19. 19 Sports Medicine Research Laboratory, University of North Carolina, Chapel Hill, North Carolina, USA
  20. 20 Family Medicine, University of Washington, Seattle, Washington, USA
  21. 21 Departments of Rehabilitation Medicine, Orthopaedics and Sports Medicine and Neurological Surgery, University of Washington, Seattle, Washington, USA
  22. 22 Florey Institute of Neuroscience and Mental Health - Austin Campus, Heidelberg, Victoria, Australia
  23. 23 La Trobe Sport and Exercise Medicine Research Centre, Melbourne, Victoria, Australia
  24. 24 University of Pennsylvania, Philadelphia, Pennsylvania, USA
  25. 25 Children's Hospital of Philadelphia, Philadelphia, Pennsylvania, USA
  26. 26 Neurosurgery, Medical College of Wisconsin, Milwaukee, Wisconsin, USA
  27. 27 Department of Athletic Training and School of Osteopathic Medicine, A.T. Still University, Mesa, Arizona, USA
  28. 28 Sports Medicine, Children's Hospital Boston, Boston, Massachusetts, USA
  29. 29 Emergency Medicine, Children's Hospital Boston, Boston, Massachusetts, USA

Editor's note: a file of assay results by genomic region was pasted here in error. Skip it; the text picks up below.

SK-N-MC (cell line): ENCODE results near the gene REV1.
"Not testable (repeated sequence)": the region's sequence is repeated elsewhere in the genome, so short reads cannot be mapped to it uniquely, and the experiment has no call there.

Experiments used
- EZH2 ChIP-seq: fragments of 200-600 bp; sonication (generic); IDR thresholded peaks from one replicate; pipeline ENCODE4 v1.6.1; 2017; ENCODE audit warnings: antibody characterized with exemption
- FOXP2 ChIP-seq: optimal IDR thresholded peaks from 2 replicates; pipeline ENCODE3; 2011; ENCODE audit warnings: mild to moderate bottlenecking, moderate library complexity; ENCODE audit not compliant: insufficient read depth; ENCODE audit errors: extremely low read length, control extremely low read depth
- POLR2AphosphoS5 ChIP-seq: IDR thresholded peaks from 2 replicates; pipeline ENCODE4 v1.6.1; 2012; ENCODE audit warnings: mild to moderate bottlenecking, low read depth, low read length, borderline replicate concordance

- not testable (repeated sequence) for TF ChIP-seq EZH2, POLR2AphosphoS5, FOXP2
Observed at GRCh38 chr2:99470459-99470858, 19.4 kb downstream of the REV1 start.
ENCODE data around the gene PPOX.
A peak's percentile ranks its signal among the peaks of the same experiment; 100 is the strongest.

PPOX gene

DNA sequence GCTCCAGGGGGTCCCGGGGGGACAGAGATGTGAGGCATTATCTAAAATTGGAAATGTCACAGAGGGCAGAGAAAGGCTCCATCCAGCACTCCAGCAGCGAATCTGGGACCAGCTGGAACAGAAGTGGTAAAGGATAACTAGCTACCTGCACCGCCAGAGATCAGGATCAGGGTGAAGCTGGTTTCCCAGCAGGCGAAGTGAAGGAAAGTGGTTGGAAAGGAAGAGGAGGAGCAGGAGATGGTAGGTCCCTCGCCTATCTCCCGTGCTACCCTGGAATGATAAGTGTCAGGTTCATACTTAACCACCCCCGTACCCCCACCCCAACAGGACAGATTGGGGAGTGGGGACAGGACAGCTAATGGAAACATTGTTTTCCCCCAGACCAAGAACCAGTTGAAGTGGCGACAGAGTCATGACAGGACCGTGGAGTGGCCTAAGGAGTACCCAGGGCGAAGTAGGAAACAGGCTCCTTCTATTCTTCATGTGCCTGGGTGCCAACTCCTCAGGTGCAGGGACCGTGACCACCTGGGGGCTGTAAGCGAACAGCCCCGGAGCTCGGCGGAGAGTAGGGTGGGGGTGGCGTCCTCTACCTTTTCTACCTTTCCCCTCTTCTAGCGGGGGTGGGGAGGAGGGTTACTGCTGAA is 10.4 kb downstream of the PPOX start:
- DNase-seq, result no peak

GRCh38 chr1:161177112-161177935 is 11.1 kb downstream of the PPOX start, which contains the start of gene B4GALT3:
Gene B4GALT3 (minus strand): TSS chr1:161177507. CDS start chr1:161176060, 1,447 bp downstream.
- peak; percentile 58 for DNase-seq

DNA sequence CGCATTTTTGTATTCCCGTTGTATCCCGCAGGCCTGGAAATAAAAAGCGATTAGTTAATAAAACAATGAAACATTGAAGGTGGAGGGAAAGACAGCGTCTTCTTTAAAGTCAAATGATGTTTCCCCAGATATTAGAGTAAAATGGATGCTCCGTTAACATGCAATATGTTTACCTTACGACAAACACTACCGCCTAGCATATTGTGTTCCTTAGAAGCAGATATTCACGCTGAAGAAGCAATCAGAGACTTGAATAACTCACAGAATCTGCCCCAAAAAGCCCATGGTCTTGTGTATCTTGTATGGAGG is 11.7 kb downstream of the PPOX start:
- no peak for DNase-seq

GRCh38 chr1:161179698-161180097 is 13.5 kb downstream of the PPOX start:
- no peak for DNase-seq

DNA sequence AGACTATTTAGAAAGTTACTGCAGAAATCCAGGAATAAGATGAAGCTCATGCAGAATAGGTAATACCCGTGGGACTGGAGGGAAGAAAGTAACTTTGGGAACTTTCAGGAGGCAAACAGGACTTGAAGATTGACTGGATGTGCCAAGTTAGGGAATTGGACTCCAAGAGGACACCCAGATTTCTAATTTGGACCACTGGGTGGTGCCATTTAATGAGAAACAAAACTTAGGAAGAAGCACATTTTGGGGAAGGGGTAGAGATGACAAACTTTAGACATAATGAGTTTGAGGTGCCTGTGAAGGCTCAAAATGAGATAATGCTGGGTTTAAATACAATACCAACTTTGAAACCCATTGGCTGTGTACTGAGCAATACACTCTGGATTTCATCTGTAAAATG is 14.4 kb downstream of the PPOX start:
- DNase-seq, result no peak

30. 30 Medicine, University of Alberta, Edmonton, Alberta, Canada
  31. 31 Wits Sport and Health (WiSH), School of Clinical Medicine, Faculty of Health Sciences, University of the Witwatersrand, Johannesburg-Braamfontein, South Africa
  32. 32 McMaster University, Hamilton, Ontario, Canada
  33. 33 Major League Soccer, Princeton, New Jersey, USA
  34. 34 Sport Injury Prevention Research Centre, Faculty of Kinesiology, University of Calgary, Calgary, Alberta, Canada
  35. 35 Department of Physical Medicine and Rehabilitation, Virginia Commonwealth University School of Medicine, Richmond, Virginia, USA
  36. 36 Psychology, University of Calgary, Calgary, Alberta, Canada
  37. 37 Pediatrics, Children's Hospital of Eastern Ontario, Ottawa, Ontario, Canada
  1. Correspondence to Professor Gavin A Davis, Neurosurgery, Cabrini Health, Malvern, VIC 3144, Australia; gavin.davis{at}me.com

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Background and rationale